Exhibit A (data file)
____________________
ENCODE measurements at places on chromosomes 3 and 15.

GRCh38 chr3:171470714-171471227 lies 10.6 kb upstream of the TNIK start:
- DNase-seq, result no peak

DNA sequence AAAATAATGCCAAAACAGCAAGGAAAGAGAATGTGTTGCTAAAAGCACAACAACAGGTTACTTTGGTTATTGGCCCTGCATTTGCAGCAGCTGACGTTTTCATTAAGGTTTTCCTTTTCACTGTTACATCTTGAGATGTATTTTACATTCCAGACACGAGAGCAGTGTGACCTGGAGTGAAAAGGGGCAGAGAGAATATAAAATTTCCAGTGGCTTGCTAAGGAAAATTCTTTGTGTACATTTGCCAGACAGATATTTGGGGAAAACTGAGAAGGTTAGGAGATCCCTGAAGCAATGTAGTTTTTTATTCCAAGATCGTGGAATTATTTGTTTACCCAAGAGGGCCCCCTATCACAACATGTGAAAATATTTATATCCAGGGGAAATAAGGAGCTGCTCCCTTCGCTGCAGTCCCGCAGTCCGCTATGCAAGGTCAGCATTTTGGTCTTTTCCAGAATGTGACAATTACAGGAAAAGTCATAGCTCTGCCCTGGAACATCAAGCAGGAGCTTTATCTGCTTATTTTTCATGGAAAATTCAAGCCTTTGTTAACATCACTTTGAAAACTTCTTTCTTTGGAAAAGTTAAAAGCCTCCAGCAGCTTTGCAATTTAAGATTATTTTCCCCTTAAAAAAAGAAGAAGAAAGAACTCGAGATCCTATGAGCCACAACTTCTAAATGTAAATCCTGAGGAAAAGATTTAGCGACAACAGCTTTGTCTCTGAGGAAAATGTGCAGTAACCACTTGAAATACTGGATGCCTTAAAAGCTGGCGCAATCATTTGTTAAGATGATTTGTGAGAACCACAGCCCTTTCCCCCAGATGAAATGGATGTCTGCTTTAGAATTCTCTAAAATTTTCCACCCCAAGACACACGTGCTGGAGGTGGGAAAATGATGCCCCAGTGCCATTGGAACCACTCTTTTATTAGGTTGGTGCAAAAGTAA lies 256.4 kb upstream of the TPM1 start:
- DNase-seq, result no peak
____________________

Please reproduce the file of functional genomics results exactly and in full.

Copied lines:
ENCODE measurements at places on chromosomes 3 and 15.

GRCh38 chr3:171470714-171471227 lies 10.6 kb upstream of the TNIK start:
- DNase-seq, result no peak

DNA sequence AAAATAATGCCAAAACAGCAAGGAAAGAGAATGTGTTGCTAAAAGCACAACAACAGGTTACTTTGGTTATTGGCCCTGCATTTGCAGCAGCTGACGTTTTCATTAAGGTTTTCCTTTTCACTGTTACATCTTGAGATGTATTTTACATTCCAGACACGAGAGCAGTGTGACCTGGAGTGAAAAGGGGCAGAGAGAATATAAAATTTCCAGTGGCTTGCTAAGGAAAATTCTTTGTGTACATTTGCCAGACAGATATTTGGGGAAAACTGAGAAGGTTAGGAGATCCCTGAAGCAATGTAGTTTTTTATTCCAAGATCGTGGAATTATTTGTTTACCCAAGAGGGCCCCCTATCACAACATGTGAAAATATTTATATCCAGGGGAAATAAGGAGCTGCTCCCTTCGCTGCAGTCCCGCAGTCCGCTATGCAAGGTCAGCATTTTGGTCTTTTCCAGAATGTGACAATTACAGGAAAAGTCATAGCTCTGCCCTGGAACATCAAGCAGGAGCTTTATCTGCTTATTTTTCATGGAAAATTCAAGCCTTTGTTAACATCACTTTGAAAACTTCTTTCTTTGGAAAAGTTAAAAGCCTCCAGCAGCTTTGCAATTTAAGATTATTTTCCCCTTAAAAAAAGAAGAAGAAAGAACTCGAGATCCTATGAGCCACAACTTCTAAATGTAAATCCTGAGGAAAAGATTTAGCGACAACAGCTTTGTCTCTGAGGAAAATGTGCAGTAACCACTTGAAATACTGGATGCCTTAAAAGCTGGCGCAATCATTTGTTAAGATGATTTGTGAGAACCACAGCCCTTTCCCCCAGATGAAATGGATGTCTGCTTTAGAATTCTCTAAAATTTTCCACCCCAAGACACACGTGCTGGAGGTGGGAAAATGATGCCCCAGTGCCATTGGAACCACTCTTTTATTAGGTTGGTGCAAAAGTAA lies 256.4 kb upstream of the TPM1 start:
- DNase-seq, result no peak